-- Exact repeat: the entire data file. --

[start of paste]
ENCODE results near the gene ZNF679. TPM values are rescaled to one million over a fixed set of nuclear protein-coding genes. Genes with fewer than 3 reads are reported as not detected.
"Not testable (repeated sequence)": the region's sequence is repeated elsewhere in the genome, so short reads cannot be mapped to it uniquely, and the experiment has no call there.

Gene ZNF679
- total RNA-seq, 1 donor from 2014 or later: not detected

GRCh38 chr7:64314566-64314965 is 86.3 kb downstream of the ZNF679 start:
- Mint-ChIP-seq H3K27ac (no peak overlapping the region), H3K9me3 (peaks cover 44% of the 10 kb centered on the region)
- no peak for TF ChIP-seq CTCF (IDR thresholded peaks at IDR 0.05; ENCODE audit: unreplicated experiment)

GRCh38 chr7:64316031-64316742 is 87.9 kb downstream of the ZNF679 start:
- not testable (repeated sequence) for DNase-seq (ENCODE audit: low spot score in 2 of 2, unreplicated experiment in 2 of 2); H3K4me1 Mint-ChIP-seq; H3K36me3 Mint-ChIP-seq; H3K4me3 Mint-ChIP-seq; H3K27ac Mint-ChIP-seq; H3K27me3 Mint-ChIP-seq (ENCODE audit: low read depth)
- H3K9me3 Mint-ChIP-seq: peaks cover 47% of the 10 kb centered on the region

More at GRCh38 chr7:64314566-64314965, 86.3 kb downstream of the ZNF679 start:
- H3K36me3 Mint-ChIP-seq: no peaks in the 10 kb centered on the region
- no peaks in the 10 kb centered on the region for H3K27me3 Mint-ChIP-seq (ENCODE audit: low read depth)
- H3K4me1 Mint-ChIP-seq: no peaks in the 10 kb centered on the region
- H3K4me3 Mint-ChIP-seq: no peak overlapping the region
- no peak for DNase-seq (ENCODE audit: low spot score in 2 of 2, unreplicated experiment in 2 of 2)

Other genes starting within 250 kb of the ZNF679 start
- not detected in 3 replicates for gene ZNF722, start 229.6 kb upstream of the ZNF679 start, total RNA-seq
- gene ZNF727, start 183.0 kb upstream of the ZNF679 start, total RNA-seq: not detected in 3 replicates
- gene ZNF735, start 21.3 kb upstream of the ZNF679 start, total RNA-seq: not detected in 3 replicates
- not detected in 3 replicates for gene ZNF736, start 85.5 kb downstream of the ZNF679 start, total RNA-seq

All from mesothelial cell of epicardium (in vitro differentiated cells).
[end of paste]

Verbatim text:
ENCODE results near the gene ZNF679. TPM values are rescaled to one million over a fixed set of nuclear protein-coding genes. Genes with fewer than 3 reads are reported as not detected.
"Not testable (repeated sequence)": the region's sequence is repeated elsewhere in the genome, so short reads cannot be mapped to it uniquely, and the experiment has no call there.

Gene ZNF679
- total RNA-seq, 1 donor from 2014 or later: not detected

GRCh38 chr7:64314566-64314965 is 86.3 kb downstream of the ZNF679 start:
- Mint-ChIP-seq H3K27ac (no peak overlapping the region), H3K9me3 (peaks cover 44% of the 10 kb centered on the region)
- no peak for TF ChIP-seq CTCF (IDR thresholded peaks at IDR 0.05; ENCODE audit: unreplicated experiment)

GRCh38 chr7:64316031-64316742 is 87.9 kb downstream of the ZNF679 start:
- not testable (repeated sequence) for DNase-seq (ENCODE audit: low spot score in 2 of 2, unreplicated experiment in 2 of 2); H3K4me1 Mint-ChIP-seq; H3K36me3 Mint-ChIP-seq; H3K4me3 Mint-ChIP-seq; H3K27ac Mint-ChIP-seq; H3K27me3 Mint-ChIP-seq (ENCODE audit: low read depth)
- H3K9me3 Mint-ChIP-seq: peaks cover 47% of the 10 kb centered on the region

More at GRCh38 chr7:64314566-64314965, 86.3 kb downstream of the ZNF679 start:
- H3K36me3 Mint-ChIP-seq: no peaks in the 10 kb centered on the region
- no peaks in the 10 kb centered on the region for H3K27me3 Mint-ChIP-seq (ENCODE audit: low read depth)
- H3K4me1 Mint-ChIP-seq: no peaks in the 10 kb centered on the region
- H3K4me3 Mint-ChIP-seq: no peak overlapping the region
- no peak for DNase-seq (ENCODE audit: low spot score in 2 of 2, unreplicated experiment in 2 of 2)

Other genes starting within 250 kb of the ZNF679 start
- not detected in 3 replicates for gene ZNF722, start 229.6 kb upstream of the ZNF679 start, total RNA-seq
- gene ZNF727, start 183.0 kb upstream of the ZNF679 start, total RNA-seq: not detected in 3 replicates
- gene ZNF735, start 21.3 kb upstream of the ZNF679 start, total RNA-seq: not detected in 3 replicates
- not detected in 3 replicates for gene ZNF736, start 85.5 kb downstream of the ZNF679 start, total RNA-seq

All from mesothelial cell of epicardium (in vitro differentiated cells).